With the Call of Duty League underway, one of the major topics of debate is around how the home events that make up the regular season should be considered in comparison to the tournaments of seasons past.
Originally, the CDL was going to follow a league format similar to that of the Overwatch League, where each weekend would simply see teams face off in predetermined league matches, with the results only affecting the overall season standings.
Following backlash from Call of Duty fans and players alike – who have been used to a largely open, tournament-based circuit and saw the shift as a major downgrade – the format was changed almost at the last minute. Instead, each weekend after the launch in Minnesota will now operate a tournament style featuring eight of the 12 league teams.
While the shift is definitely an upgrade to the originally proposed league style, many fans have suggested that the new format still isn’t good enough. With not every team competing in every event, there will inevitably be tournaments from which the favorites will be absent, and when compared with the epic nature of past open events, a GSL-style group stage followed by a single-elimination playoff does leave something to be desired.
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All of these reservations have raised an important question – should CDL home events really be counted as championship wins for the victors, or are they merely league matches masquerading as separate titles?
Who cares if it counts?
First things first, why does it matter? The points and prizes distributed at home events are the same regardless of whether or not they’re considered real championships.
Before competing in Call of Duty was a viable career path, the glory of a championship win was all that really mattered – and several of the top players now have been competing since those days.
Ian ‘Crimsix’ Porter is often cited as a candidate for the greatest Call of Duty player of all time. There are a lot of reasons for that, but one of the first statistics people reach for in his favor is the fact that he’s the player with the most championship titles to his name.
It’s not just a matter for those players whose trophy cabinets are already overflowing. There are plenty of players in the league who have never won a championship, for whom their career may be, to some degree at least, defined by whether or not they ever break through that barrier.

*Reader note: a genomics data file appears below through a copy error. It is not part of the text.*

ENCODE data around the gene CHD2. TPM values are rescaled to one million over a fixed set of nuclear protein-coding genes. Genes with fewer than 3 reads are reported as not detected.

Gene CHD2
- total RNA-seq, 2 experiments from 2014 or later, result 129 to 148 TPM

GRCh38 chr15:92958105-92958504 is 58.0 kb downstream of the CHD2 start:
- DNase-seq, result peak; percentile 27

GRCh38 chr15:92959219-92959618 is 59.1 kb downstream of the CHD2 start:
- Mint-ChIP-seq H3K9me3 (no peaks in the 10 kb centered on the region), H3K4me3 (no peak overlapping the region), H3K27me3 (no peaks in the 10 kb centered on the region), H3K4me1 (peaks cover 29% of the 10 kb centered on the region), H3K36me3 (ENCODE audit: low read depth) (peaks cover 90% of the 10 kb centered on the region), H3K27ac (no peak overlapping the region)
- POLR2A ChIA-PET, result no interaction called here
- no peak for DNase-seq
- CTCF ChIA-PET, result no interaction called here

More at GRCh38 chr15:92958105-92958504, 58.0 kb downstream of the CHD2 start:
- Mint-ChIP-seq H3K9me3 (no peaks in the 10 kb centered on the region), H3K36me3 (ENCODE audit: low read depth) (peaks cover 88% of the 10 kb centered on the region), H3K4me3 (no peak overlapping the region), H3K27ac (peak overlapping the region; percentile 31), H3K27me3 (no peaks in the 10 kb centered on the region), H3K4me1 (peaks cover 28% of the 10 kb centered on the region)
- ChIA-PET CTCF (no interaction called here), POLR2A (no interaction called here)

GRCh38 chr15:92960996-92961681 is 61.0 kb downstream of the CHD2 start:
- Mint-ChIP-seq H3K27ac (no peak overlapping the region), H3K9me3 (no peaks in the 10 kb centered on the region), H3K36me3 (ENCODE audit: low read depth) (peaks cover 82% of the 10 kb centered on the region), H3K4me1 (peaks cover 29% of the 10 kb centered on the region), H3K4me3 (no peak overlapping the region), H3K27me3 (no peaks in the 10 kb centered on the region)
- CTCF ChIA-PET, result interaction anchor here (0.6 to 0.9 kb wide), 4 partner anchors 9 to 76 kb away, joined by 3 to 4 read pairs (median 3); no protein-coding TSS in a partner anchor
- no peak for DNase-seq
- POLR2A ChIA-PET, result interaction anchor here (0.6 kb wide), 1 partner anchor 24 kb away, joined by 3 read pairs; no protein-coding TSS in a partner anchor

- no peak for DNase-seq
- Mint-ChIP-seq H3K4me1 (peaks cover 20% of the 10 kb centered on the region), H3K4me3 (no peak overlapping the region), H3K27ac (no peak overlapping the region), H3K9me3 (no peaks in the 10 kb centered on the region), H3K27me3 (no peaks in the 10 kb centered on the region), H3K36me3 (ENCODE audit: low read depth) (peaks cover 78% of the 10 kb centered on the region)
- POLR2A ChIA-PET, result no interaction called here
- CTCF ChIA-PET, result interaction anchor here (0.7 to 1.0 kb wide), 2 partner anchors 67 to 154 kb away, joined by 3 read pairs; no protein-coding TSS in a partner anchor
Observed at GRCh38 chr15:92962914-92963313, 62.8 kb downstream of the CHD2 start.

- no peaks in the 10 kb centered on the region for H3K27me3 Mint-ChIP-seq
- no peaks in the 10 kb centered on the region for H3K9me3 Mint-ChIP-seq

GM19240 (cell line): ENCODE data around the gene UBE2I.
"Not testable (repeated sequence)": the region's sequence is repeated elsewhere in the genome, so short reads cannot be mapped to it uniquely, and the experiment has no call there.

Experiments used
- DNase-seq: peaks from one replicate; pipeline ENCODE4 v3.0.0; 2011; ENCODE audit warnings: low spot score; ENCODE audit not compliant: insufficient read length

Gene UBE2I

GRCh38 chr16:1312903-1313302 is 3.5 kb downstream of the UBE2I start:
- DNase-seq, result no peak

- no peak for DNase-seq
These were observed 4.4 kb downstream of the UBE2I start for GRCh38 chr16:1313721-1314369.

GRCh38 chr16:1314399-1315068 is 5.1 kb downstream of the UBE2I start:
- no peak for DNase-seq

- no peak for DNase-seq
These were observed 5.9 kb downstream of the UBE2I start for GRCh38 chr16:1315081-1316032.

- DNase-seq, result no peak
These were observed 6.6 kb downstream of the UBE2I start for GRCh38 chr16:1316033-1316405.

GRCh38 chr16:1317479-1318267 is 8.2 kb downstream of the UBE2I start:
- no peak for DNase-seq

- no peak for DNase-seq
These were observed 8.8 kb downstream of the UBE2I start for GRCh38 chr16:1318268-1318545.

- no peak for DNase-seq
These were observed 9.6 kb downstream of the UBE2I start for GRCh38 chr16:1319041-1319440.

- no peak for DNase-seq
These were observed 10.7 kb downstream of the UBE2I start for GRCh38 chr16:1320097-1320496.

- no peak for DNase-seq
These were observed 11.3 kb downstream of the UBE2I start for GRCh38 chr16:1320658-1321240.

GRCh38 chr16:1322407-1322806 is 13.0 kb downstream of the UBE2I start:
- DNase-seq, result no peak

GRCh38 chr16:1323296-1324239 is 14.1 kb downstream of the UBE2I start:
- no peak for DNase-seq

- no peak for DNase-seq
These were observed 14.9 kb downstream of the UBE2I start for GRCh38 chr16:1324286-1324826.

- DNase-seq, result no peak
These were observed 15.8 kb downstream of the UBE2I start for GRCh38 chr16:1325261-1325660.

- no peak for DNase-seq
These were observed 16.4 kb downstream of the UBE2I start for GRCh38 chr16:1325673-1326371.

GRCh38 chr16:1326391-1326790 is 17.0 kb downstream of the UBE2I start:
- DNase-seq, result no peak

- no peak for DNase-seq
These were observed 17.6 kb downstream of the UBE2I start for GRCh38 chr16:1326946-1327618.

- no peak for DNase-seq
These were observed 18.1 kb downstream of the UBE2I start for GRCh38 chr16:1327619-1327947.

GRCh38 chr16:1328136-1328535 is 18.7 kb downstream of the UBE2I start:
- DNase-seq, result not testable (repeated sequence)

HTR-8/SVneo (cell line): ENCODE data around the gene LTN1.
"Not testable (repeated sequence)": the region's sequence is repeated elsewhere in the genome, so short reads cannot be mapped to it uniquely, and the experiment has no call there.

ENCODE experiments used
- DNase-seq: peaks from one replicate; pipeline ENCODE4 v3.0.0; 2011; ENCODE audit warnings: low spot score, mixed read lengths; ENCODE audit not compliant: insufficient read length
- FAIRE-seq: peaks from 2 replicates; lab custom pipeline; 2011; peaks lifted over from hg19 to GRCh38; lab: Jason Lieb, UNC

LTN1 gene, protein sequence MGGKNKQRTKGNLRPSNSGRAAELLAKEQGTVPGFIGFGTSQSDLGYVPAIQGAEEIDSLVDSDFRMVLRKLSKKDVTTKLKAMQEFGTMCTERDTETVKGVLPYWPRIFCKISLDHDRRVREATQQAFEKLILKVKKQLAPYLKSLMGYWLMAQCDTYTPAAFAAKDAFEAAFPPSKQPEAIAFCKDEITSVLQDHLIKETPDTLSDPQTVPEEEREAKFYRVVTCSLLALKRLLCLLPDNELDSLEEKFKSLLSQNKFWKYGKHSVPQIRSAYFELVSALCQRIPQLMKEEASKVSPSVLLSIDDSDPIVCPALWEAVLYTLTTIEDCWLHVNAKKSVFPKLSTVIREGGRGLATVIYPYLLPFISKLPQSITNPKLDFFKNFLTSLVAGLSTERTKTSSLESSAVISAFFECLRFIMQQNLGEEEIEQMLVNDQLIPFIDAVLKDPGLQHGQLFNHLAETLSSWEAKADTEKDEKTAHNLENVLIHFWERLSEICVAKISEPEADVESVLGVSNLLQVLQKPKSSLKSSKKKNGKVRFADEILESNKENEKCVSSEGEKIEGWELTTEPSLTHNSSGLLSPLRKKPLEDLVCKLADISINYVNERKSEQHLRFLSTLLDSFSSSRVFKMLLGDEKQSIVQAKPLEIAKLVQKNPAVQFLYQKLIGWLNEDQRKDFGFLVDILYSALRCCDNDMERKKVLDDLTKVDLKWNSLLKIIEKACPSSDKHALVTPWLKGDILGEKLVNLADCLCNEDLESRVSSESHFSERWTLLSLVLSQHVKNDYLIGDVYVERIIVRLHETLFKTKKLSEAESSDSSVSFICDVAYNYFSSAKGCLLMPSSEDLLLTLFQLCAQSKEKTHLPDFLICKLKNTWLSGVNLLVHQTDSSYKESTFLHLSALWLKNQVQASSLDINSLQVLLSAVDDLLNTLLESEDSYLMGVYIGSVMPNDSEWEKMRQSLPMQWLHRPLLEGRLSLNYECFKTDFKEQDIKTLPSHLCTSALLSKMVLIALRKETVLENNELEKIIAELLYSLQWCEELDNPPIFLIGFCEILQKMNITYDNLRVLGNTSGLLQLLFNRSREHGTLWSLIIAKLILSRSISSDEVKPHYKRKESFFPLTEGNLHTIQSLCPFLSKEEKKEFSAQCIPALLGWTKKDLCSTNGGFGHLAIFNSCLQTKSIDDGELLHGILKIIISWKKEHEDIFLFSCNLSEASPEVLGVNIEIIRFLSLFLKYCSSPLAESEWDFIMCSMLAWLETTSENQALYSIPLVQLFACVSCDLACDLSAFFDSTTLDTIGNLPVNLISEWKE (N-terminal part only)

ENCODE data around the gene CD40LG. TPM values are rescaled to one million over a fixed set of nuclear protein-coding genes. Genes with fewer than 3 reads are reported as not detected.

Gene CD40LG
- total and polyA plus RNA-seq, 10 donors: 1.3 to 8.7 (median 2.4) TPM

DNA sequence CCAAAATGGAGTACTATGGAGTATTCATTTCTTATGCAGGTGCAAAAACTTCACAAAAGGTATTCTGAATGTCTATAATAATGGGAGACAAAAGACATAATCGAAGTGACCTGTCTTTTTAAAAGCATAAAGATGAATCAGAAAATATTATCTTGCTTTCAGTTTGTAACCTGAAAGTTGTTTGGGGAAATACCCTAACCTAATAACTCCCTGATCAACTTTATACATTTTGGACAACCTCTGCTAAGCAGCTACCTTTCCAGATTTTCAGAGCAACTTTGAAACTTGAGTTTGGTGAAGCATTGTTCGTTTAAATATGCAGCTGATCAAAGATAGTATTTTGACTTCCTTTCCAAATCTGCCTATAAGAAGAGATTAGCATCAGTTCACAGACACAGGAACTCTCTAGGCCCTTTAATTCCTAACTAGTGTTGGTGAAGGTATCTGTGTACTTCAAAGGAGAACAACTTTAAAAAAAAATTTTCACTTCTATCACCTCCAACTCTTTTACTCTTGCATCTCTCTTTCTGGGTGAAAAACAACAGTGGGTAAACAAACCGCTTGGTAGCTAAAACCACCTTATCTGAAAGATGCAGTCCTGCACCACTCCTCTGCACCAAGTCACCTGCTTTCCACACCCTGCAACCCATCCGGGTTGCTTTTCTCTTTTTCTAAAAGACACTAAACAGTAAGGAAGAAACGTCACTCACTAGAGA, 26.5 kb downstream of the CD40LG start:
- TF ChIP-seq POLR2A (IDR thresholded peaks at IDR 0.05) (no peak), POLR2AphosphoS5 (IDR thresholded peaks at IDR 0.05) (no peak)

Meanwhile, young stars Tyler ‘aBeZy’ Pharris and Chris ‘Simp’ Lehr are coming off arguably the most impressive rookie seasons Call of Duty has ever seen. It’s still early days in these players’ careers, but already they’re on a path that could one day lead them into the conversation for GOAT status.
Exactly how these tournaments are considered when all is said and done will influence the legacy of every player who competes in them. It matters whether they really count.
Not all championships are made equal
It remains an inescapable fact that home events cannot possibly compare to the highest tier of Call of Duty events.
Call of Duty fans have gotten used to a circuit in which all of the top teams are always present at the major events. Not only that, but those events have in most cases followed one of the most rigorous formats in all of esports.
Call of Duty events typically operated a group stage which leads into a double elimination bracket, with every group stage team guaranteed at least one ‘life’ in the playoff stage. Not only that, but both the group stage and the lower bracket of the playoff stage are fed into by the open bracket, allowing any team of players to show up on the day and work their way onto the main stage through LAN play, if they’re worthy.
When it comes to determining the best team at a particular moment in time, there are few more thorough methods than a Call of Duty open event. By comparison, therefore, CDL home events feel noticeably flimsy.
If you compare home events to the most prestigious titles in Call of Duty, they obviously don’t hold up, but that’s not really a fair comparison for this purpose. Different events will always have different levels of prestige attached to them, but when it comes to deciding whether or not an event counts as a championship win, it’s not about matching the highest peak, but rather reaching the minimum requirements – and that’s a rather different matter.
So how do CDL home events compare to the least competitive events that have been granted ‘championship’ status?